Hydrangeas are easy, low-maintenance plants. But if you are looking for the easiest hydrangea to take care of, in my opinion, you should plant Annabelle hydrangea. It’s the perfect hydrangea for the lazy gardener.
Below, I’ll go over why I think Annabelle Hydrangeas are the easiest hydrangeas to have in your garden and tips on how to grow Annabelle Hydrangeas.
Check out my video below about Annabelle Hydrangea or continue reading the article:
Annabelle Hydrangea Care
Annabelle Hydrangeas are Drought Resistant
Annabelle hydrangeas are drought-resistant plants. They don’t need to be watered daily.
In fact, I have Annabelle hydrangeas in the back part of my yard and my garden hose is not long enough to reach it so I never water it. I’m too lazy to lug a watering can all the way to the back of my yard.
But every year without fail, my Annabelle hydrangea grows back and flowers nicely. It’s planted under a tree, so it’s in partial shade which I think helps it retain moisture. Plus it’s an established plant and have been at this location for over 10 years now.
Every year, I’m always amazed at how it’s just surviving on rainwater since I don’t give it any supplemental watering.
Do keep in mind, I live in coastal Connecticut but in the summer, we do get 90 to 100 degrees Fahrenheit summers, so it can get very hot here.
If these Annabelle hydrangeas were planted in a sunnier location, I wouldn’t be able to get away with not watering it. I would have to water it at least once a week otherwise it will wilt.
I have some Annabelle hydrangeas planted in a sunnier location and come July and August, the leaves of these Annabelle hydrangeas will droop and wilt even with a once-a-week watering schedule. It’s just not enough water.
Check out my guide on how to revive wilted hydrangeas
The good thing is, it’s so easy to revive wilted Annabelle hydrangeas. Just give it a good soaking and it will bounce back!
So depending on where you live and where you plant your hydrangea, you will most likely have to water it at least once a week. Which is perfect for lazy gardeners!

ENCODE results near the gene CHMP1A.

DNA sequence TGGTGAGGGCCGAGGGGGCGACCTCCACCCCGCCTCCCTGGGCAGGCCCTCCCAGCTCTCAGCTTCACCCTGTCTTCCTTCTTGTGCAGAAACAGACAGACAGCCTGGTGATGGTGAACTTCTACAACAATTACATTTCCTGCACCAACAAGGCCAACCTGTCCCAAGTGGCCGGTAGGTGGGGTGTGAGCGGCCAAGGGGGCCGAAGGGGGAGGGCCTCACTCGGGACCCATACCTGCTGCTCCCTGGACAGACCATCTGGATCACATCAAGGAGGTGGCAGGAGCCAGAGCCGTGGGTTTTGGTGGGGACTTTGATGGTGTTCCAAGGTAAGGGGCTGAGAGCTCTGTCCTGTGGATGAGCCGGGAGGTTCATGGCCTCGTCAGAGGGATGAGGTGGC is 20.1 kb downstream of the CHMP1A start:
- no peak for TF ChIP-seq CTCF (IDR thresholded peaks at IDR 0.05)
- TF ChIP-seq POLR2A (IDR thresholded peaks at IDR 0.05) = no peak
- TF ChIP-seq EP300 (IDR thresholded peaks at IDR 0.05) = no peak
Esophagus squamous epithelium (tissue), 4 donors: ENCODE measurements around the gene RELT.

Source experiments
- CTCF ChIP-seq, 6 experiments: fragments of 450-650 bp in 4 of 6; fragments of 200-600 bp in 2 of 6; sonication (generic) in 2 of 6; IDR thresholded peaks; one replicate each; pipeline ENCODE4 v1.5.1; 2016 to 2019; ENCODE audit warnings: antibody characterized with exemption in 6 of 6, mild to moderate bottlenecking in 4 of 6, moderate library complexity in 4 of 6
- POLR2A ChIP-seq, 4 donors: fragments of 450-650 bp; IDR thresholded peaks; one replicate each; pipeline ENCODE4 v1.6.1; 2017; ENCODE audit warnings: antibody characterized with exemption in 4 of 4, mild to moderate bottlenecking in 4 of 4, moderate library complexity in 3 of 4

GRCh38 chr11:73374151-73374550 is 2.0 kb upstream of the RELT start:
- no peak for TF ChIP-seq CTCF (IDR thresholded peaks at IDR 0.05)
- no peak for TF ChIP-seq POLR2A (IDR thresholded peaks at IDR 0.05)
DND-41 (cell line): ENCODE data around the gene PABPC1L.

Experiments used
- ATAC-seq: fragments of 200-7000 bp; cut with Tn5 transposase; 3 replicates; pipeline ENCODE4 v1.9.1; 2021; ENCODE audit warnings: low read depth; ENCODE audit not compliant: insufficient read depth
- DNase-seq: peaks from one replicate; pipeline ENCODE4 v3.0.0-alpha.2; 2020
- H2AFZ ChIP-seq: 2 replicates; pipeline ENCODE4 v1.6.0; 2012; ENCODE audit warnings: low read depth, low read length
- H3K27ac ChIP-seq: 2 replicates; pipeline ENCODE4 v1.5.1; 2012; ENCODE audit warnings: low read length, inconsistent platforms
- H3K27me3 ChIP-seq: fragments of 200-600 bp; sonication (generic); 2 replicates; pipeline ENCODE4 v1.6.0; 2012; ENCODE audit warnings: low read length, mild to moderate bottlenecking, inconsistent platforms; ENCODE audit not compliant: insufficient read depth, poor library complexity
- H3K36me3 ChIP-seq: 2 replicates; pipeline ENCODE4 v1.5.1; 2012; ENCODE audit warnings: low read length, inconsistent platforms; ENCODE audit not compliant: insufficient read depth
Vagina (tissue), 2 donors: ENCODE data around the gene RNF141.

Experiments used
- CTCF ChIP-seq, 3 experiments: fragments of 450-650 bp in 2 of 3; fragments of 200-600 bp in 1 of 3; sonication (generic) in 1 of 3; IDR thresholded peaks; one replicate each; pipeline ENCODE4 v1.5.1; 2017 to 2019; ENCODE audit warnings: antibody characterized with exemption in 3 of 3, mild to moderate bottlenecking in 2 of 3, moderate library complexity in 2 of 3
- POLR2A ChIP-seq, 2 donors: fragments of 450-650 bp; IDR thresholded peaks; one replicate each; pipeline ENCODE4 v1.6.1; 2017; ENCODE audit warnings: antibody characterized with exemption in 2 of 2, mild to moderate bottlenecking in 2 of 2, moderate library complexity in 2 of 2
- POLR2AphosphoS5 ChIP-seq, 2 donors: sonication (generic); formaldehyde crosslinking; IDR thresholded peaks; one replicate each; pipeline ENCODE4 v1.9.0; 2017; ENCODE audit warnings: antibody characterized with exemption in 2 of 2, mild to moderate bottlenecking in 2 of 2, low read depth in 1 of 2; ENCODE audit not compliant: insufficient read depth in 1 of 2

Annabelle Hydrangeas: Fertilize Once a Year
I love that Annabelle hydrangeas are so low maintenance that all you need to do aside from watering it once a week is to fertilize it once a year.
But if you are too busy to even fertilize it once a year, no problem, your Annabelle hydrangea will still flower beautifully the following year.
Trust me, I know, I skipped a few years of fertilizing the Annabelle hydrangea in the back of my yard and it still flowers every year!
Although I think it will benefit from the once-a-year fertilizer and will probably be much more beautiful and healthier with fertilizer.
You Don’t Need to Prune Annabelle Hydrangeas
Pruning your Annabelle hydrangeas is not necessary for them to produce beautiful flowers. I don’t prune the Annabelle hydrangeas at the back of my yard and it flowers every year!
Annabelle Hydrangeas Soil pH
Like all hydrangeas, Annabelle hydrangeas prefer to be planted in soil that is slightly acidic.
Annabelle hydrangeas have white flowers. Unlike, the big leaf hydrangeas where you can manipulate the colors of the flowers based on the soil pH.
Annabelle hydrangeas is easy to care for because you don’t need to worry about the soil pH, the flowers are always going to be white!
Annabelle Hydrangeas are disease-free
Annabelle hydrangeas are disease-free. They are rarely afflicted with pests and diseases. I’ve had Annabelle hydrangeas for over a decade now and I’ve never encountered any issues.
Annabelle Hydrangeas Deer Resistant